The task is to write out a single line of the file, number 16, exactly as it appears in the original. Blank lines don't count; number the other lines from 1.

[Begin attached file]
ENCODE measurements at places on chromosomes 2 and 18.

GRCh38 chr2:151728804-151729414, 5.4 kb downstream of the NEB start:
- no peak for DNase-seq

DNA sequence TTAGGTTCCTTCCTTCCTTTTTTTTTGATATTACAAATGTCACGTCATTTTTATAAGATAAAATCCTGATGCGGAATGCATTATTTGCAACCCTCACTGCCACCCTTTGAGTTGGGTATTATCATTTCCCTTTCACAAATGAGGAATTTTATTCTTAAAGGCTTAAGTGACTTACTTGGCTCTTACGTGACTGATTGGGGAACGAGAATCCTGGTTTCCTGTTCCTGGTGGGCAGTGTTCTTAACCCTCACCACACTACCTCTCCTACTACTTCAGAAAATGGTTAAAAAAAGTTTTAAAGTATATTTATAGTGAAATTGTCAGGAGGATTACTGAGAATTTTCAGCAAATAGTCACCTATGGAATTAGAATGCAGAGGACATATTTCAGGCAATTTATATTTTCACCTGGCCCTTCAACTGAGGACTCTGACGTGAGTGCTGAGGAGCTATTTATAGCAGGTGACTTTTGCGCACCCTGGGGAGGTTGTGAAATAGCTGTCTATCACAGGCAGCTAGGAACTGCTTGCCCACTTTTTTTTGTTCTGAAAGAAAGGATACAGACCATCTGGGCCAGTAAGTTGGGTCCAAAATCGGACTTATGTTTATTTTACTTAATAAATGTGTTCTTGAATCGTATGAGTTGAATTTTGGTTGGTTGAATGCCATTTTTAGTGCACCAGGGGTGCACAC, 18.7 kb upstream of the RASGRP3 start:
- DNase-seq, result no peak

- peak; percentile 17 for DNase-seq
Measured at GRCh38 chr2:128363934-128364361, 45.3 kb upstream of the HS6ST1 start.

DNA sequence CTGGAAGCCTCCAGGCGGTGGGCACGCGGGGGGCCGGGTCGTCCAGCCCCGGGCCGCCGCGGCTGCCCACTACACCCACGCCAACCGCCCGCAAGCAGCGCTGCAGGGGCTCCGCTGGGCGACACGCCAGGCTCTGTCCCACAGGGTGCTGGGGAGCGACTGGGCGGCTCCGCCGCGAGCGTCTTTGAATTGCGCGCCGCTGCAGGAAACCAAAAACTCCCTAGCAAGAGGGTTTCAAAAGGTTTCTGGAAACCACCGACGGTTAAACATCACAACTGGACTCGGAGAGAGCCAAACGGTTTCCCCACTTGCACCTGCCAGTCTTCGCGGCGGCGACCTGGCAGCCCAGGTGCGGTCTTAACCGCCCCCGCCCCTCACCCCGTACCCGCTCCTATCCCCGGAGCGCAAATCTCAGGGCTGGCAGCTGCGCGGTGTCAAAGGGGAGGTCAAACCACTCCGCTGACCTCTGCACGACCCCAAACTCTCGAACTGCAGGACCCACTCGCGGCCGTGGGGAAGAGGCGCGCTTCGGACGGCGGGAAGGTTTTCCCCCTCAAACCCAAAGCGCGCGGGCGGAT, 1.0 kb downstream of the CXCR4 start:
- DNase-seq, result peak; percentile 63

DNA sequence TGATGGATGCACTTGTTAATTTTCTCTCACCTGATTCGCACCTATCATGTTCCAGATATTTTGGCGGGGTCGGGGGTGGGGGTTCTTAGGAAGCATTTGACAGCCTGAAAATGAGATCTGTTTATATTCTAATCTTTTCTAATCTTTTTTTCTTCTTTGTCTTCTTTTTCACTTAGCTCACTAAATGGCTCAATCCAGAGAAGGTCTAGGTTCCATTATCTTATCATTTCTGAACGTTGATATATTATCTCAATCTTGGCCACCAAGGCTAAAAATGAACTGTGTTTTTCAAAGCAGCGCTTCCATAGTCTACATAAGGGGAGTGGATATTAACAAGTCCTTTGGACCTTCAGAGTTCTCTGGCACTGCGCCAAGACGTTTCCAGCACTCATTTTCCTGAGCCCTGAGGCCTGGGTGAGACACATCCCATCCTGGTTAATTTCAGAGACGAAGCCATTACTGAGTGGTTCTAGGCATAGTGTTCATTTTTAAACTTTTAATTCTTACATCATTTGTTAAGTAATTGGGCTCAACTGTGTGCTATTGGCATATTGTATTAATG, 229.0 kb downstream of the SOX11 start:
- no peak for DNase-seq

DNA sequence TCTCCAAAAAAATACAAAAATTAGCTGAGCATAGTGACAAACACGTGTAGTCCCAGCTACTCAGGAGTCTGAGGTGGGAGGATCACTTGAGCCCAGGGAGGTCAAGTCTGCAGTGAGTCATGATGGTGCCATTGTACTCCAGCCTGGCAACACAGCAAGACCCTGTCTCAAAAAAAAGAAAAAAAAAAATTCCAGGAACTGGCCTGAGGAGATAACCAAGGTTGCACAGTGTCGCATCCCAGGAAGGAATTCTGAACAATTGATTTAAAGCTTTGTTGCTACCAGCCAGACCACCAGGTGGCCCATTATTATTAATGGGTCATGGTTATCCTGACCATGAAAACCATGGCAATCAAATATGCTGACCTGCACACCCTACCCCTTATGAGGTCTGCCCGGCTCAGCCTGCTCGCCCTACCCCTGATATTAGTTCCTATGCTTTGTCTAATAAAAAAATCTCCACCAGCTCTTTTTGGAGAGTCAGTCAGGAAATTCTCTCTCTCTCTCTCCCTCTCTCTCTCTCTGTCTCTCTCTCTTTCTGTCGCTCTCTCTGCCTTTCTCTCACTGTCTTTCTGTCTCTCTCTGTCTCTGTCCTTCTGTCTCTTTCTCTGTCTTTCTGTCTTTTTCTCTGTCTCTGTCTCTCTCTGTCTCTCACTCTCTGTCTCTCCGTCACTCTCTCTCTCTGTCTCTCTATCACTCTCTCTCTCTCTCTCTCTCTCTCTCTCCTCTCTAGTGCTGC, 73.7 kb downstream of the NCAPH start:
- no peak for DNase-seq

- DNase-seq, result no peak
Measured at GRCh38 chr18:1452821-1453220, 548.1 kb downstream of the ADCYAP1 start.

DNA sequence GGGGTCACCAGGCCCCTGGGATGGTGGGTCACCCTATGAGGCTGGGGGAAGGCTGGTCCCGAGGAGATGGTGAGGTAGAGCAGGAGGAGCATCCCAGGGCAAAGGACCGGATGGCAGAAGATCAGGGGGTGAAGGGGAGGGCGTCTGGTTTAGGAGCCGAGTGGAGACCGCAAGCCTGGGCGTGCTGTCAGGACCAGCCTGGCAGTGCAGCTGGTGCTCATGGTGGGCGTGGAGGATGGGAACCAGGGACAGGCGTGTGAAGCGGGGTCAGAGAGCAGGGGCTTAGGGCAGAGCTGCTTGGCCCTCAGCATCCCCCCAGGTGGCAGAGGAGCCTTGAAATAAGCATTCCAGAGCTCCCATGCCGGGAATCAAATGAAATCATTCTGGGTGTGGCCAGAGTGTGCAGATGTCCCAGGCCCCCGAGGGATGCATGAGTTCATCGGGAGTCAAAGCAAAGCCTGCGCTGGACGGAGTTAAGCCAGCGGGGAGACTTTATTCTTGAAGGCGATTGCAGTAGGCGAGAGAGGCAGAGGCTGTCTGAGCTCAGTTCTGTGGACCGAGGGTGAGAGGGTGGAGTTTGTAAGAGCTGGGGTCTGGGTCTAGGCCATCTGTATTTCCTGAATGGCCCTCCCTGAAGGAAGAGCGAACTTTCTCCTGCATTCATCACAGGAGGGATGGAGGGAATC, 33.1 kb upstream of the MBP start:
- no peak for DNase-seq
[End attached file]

DNA sequence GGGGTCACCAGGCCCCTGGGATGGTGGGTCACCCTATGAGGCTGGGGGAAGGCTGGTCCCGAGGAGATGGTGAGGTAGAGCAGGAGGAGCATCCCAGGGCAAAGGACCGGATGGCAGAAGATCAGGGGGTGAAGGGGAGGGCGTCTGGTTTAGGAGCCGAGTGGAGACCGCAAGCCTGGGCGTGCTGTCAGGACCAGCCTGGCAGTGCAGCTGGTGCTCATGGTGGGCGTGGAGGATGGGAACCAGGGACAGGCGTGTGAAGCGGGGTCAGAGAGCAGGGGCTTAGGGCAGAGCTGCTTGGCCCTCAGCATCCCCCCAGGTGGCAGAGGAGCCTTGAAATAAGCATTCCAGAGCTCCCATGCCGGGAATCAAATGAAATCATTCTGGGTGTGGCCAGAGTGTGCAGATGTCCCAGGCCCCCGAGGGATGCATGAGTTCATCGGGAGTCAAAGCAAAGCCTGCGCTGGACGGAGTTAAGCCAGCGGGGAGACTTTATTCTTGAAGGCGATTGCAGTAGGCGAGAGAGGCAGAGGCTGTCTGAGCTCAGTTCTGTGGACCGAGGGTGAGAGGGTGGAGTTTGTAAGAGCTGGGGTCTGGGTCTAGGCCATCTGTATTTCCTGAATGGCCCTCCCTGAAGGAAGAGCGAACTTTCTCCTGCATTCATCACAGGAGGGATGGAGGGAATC, 33.1 kb upstream of the MBP start: